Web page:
If you truly wish to get an accurate reading, you may need to have your water tested by an independent lab that can measure the various trace metals independently and accurately. I don’t think your water is unsafe to swim in (as long as you are maintaining proper chlorination levels), but it’s mineral hardness is probably out of balance.
 

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rlab

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Oct 4, 2019
74
Australia
This is a proper pool grade salt mix from Zodiac/Jandy: Element Minerals | Salt Pool Chlorinators . Not sold in the US, it seems the Magnesium obsession hasn't reached there yet.

The SDS has:
IngredientConc, %
Sodium chloride>60
Magnesium chloride hexahydrateto 100

So I assume that means 40% MgCl2.

I have tried the modified CH test to deal with metal ions as suggested, but it makes no difference to the final result.

K-1766 test shows 4000ppm salt.
 

JoyfulNoise

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So here's my thought -

If I'm doing my math right, 4000ppm on the overall "chloride ion" test (because the K-1766 is measuring chloride) is equivalent to about 300 lbs of "salt" in your pool and you roughly have 40% of that as magnesium chloride. If you do all the molar mass conversions correctly (and again, I may be off since I'm doing this literally on a napkin), your adding about 1680ppm worth of detectable mineral hardness to your pool water since the CH indicator dye is sensitive to both magnesium and calcium ions. If your tap water (and thus fill water) is as low as you state in calcium hardness (75ppm), then the vast majority of mineral hardness in your water is from the magnesium in your salt, or about 22 times as much magnesium relative to calcium.

So why isn't the CH test working? Thanks for asking, that's a great question ....

The CH test relies on an indicator dye that complexes with Ca2+ ions and changes color (red when calcium is present, blue when there is no calcium). It then uses a stronger complexing agent, EDTA, to strip the calcium away from the dye thus turning the red solution to blue. The concentration of the EDTA titrant (R-0012) is set so that each 40uL drop removes a certain amount fo Ca2+ ions.

Now, there's always a devil in the details. Magnesium ions (Mg2+) look almost exactly the same as calcium ions to the indicator dye and to the titrant. In fact, thermodynamically, there is very little difference. So the indicator/titrant is insensitive to calcium or magnesium and thus magnesium can act as a positive interference. If half of your ionic concentration is from calcium and the other half magnesium, then the indicator dye will react the same.

So how do we tell the difference between calcium hardness and magnesium hardness? Great question again, thanks for asking...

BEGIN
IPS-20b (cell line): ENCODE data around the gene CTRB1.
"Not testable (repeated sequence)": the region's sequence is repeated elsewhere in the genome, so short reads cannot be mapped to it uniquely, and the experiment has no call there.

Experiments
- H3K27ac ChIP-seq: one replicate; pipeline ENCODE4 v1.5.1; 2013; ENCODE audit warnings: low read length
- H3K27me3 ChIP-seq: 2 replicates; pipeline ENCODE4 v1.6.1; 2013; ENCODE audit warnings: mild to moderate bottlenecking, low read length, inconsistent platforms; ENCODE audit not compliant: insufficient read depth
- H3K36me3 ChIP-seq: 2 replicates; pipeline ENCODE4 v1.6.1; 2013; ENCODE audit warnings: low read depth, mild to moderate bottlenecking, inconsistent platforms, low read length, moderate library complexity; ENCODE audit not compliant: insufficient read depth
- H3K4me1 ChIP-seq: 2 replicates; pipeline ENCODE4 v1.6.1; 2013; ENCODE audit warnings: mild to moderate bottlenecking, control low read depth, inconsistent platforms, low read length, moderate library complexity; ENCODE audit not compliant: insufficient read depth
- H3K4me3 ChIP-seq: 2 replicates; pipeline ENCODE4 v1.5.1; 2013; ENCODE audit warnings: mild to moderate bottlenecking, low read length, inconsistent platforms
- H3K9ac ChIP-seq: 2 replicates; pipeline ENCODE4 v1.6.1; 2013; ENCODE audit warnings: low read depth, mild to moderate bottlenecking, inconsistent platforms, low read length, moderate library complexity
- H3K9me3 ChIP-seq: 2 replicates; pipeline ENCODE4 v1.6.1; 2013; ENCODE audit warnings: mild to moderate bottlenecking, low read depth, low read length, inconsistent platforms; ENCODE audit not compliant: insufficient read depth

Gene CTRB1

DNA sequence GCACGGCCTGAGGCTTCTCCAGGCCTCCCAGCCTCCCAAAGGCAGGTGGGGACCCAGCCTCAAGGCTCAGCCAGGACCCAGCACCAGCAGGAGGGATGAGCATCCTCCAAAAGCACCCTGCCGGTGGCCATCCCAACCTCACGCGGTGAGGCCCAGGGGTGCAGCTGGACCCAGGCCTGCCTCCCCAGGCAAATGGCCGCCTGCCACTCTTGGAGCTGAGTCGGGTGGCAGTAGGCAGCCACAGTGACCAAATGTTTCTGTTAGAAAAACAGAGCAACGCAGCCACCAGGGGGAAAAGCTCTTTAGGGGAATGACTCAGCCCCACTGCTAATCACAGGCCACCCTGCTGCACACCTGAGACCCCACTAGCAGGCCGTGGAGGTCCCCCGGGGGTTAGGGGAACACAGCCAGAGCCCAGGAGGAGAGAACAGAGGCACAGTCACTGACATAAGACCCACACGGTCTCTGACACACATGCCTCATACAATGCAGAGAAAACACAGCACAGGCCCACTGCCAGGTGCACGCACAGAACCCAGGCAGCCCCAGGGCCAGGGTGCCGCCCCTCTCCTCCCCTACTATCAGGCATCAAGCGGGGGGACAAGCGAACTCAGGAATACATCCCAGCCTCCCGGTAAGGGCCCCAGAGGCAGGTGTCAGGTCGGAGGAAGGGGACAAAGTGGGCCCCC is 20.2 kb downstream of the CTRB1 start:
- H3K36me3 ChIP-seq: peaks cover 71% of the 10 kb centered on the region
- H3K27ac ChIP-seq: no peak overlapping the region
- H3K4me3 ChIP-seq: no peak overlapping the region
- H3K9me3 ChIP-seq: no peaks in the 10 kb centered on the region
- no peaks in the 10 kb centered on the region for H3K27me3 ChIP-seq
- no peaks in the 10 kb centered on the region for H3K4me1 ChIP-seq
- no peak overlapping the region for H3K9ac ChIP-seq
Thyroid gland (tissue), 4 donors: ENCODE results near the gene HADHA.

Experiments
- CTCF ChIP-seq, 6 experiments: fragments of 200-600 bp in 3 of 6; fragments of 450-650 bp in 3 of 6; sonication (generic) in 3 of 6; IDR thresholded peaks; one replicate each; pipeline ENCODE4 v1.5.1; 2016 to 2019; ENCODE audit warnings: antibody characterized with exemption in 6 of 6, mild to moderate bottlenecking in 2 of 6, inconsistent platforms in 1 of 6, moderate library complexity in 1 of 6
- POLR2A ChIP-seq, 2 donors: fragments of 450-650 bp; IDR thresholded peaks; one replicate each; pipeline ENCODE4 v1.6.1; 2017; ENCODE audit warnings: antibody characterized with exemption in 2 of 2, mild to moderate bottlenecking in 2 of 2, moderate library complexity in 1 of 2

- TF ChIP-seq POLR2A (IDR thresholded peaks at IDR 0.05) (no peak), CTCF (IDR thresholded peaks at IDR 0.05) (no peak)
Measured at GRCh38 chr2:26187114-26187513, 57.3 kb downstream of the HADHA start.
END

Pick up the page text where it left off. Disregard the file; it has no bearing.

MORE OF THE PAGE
Magnesium is a very soluble ion...except at high pH. Seawater contains lots of sodium but also lots of magnesium (it's the second most abundant element in seawater). Milk of Magnesia (the stuff you drink when you have acid reflux) was discovered by adding lime water (Ca(OH)2) to sea water causing the precipitation of Brucite, or magnesium hydroxide (Mg(OH)2). At a pH below 12.4, calcium compounds are still fairly soluble (unless lots of carbonate is around) and so you can selectively precipitate magnesium before you precipitate calcium. This is the entire basis of the lime softening process that is used to soften hard water.

So, in the Taylor test, there is a chemical called the "Calcium Buffer" (R-0010)....it's kind of misnomer, but it is nothing more than sodium hydroxide, or lye. The sodium hydroxide is used to raise the pH of the sample water and add hydroxide ions (OH-) so that magnesium will precipitate out of solution according to the following reaction -

Mg2+ (aq) + 2 OH- (aq) ----> Mg(OH)2 (solid)

So the R-0010 is performing two functions - (1) it is adding hydroxide ions to the water which react with magnesium to form insoluble Brucite, and (2) it is raising the pH of the resulting solution. One thing I did not mention about the calcium hardness test is that it works correctly when the pH is above 10.1 but below 12.4 in water that contains carbonate. The reason being is that the chelation of the metal ions is more rapid at higher pH but you want to stay below a pH of 12.4 so as to not accidentally precipitate calcium carbonate.

With all that said, because your water is so heavily laden with magnesium, the R-0010 simply can not add enough OH- in 10 or 20 drops to sufficiently precipitate all the magnesium and, because the magnesium is using up all the added hydroxide, the pH of the resulting solution after 10 or 20 drops of R-0010 is simply not high enough. Your water is so far out of spec for normal pool water (which assumes magnesium ions are much less concentrated than calcium ions), that the test as directed can not tell you what you need to know. Simply put, you would have to take the water sample into a lab environment and do a lot of calibrations and sensitive pH measurements to know when you've precipitated enough magnesium.